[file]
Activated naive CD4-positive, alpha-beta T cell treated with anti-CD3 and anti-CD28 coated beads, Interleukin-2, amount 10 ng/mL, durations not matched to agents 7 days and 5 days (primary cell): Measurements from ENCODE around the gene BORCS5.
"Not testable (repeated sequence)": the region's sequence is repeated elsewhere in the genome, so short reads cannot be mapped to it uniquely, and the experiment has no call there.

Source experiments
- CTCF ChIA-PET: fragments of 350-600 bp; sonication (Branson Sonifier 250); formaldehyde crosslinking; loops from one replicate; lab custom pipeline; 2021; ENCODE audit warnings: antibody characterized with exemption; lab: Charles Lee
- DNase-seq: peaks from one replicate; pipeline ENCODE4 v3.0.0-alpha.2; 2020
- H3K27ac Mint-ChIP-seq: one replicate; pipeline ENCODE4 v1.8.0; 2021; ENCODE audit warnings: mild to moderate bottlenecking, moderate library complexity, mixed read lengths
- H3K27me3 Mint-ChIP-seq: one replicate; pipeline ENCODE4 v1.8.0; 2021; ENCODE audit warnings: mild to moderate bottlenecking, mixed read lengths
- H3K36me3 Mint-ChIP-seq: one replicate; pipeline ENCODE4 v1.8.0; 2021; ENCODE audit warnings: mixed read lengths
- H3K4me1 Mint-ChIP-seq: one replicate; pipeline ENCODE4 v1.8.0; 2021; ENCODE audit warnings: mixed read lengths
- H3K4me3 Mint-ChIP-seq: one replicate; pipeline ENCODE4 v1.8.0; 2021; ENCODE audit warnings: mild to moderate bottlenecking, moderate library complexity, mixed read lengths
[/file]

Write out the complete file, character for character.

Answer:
Activated naive CD4-positive, alpha-beta T cell treated with anti-CD3 and anti-CD28 coated beads, Interleukin-2, amount 10 ng/mL, durations not matched to agents 7 days and 5 days (primary cell): Measurements from ENCODE around the gene BORCS5.
"Not testable (repeated sequence)": the region's sequence is repeated elsewhere in the genome, so short reads cannot be mapped to it uniquely, and the experiment has no call there.

Source experiments
- CTCF ChIA-PET: fragments of 350-600 bp; sonication (Branson Sonifier 250); formaldehyde crosslinking; loops from one replicate; lab custom pipeline; 2021; ENCODE audit warnings: antibody characterized with exemption; lab: Charles Lee
- DNase-seq: peaks from one replicate; pipeline ENCODE4 v3.0.0-alpha.2; 2020
- H3K27ac Mint-ChIP-seq: one replicate; pipeline ENCODE4 v1.8.0; 2021; ENCODE audit warnings: mild to moderate bottlenecking, moderate library complexity, mixed read lengths
- H3K27me3 Mint-ChIP-seq: one replicate; pipeline ENCODE4 v1.8.0; 2021; ENCODE audit warnings: mild to moderate bottlenecking, mixed read lengths
- H3K36me3 Mint-ChIP-seq: one replicate; pipeline ENCODE4 v1.8.0; 2021; ENCODE audit warnings: mixed read lengths
- H3K4me1 Mint-ChIP-seq: one replicate; pipeline ENCODE4 v1.8.0; 2021; ENCODE audit warnings: mixed read lengths
- H3K4me3 Mint-ChIP-seq: one replicate; pipeline ENCODE4 v1.8.0; 2021; ENCODE audit warnings: mild to moderate bottlenecking, moderate library complexity, mixed read lengths